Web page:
Plasma wakefield accelerators send a pulse of charged particles or laser light through a plasma, which sets electrons and positively charged ions oscillating in its wake. The resulting regions of alternating negative and positive charge form waves that accelerate further charged particles. Injected at just the right time, these particles effectively surf the waves (see ‘Wakefield acceleration’). Crucially, as the electric fields are much stronger than those in a conventional collider, the acceleration can be as much as 1,000 times greater over the same distance.
Estimates indicate a wakefield machine just a few kilometres long could produce electrons with 6 times the energy of those that would be produced by the next planned conventional accelerator, the 31-kilometre-long Inter-national Linear Collider.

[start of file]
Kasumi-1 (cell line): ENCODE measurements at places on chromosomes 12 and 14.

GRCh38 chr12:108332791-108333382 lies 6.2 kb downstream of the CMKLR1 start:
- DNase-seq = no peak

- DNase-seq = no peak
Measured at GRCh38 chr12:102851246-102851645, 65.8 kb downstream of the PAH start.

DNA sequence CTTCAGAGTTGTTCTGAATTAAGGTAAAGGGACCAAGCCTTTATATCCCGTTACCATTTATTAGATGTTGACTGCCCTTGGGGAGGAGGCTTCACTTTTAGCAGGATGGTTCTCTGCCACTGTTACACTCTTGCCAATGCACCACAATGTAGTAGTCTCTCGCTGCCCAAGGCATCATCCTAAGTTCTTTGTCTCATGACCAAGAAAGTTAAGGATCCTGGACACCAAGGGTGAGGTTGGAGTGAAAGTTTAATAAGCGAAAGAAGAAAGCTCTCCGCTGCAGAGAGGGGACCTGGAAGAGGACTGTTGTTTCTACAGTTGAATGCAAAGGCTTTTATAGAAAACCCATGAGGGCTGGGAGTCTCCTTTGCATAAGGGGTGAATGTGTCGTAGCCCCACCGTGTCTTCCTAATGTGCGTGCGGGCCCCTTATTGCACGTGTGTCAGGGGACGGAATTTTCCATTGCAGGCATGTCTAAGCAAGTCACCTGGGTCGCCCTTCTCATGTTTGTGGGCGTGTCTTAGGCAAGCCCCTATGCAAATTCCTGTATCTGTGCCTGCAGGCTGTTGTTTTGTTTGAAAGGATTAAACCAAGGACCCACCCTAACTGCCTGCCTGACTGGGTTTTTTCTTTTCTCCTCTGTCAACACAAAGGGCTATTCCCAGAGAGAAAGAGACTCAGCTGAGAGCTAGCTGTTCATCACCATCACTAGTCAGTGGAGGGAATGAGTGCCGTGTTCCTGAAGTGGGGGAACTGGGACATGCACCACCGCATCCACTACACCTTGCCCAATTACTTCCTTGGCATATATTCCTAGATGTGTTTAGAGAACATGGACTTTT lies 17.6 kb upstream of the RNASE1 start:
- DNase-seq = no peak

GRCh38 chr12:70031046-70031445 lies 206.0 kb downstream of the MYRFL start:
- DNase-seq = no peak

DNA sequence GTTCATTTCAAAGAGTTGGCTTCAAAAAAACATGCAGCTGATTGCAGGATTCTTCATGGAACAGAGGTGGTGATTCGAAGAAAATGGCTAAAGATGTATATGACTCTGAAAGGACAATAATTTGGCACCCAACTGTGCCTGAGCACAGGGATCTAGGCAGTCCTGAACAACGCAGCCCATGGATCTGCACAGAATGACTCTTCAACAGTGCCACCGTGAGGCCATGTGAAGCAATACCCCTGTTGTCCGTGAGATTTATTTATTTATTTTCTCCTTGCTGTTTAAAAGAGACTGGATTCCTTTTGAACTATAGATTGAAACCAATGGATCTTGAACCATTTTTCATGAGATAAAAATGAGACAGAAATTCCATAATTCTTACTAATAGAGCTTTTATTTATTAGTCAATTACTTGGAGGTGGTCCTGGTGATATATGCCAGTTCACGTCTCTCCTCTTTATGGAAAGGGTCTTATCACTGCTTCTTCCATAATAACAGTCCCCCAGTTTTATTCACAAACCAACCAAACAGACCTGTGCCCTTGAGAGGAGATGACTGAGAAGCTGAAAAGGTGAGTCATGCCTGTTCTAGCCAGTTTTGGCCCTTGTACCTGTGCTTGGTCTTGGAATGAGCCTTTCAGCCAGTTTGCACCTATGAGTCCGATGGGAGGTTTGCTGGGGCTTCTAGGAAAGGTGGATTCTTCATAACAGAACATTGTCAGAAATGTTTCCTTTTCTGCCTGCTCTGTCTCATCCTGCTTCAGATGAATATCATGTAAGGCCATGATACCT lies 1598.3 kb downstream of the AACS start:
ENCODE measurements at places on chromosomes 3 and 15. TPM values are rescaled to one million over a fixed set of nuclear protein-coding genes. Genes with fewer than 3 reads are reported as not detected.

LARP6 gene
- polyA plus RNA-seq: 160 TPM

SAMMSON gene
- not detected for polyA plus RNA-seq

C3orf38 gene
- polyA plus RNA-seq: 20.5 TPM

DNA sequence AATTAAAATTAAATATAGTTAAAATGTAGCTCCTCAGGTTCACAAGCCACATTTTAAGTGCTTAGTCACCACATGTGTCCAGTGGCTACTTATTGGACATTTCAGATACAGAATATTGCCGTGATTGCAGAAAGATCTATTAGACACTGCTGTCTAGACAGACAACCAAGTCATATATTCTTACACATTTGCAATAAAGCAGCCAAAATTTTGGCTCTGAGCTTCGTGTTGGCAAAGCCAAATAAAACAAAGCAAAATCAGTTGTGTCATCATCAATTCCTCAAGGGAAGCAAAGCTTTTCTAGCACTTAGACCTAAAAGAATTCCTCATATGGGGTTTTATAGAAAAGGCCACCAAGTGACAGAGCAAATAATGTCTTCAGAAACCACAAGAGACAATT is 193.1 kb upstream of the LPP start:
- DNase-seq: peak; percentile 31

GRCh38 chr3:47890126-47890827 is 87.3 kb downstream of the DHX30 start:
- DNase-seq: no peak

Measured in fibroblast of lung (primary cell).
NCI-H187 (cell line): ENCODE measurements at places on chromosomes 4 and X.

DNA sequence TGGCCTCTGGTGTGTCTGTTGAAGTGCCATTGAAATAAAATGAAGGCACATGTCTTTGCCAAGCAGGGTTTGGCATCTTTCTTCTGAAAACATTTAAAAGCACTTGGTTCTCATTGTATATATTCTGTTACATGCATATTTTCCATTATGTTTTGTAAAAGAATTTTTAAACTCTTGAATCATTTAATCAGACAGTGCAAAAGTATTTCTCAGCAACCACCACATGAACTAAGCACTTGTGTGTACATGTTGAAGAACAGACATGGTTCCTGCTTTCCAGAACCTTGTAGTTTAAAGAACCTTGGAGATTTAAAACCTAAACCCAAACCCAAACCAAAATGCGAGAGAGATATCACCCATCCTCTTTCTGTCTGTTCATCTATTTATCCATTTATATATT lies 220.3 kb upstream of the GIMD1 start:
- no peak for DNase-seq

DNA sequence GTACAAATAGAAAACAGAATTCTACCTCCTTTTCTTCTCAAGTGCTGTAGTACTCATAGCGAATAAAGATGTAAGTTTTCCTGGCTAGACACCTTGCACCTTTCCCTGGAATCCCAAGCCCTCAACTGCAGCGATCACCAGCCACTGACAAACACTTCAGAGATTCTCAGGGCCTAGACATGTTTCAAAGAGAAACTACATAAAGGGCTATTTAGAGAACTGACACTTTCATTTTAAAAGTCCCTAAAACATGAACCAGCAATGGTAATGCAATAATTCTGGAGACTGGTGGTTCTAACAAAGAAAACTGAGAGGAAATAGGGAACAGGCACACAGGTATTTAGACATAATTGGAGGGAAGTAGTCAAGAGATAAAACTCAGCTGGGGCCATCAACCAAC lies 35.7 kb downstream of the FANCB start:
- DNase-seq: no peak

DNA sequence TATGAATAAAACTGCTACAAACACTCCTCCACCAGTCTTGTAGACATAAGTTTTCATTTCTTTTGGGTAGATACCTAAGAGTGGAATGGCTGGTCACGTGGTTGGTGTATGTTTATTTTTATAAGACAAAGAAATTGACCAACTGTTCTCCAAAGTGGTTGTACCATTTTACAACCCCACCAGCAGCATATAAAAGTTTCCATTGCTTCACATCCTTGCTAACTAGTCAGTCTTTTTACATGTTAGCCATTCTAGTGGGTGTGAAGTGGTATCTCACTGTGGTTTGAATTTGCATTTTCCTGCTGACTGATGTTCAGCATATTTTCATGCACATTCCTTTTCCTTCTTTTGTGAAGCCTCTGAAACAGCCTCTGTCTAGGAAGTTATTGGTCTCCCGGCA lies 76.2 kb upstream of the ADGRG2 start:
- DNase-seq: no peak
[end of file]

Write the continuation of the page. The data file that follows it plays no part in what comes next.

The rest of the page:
Wakefield-accelerated electrons could drive X-ray free-electron lasers, which probe matter using powerful bursts of light that are short enough to capture the motions of molecules. These are currently kilometres long — but using wakefield technology might allow them to fit into labs or hospital basements.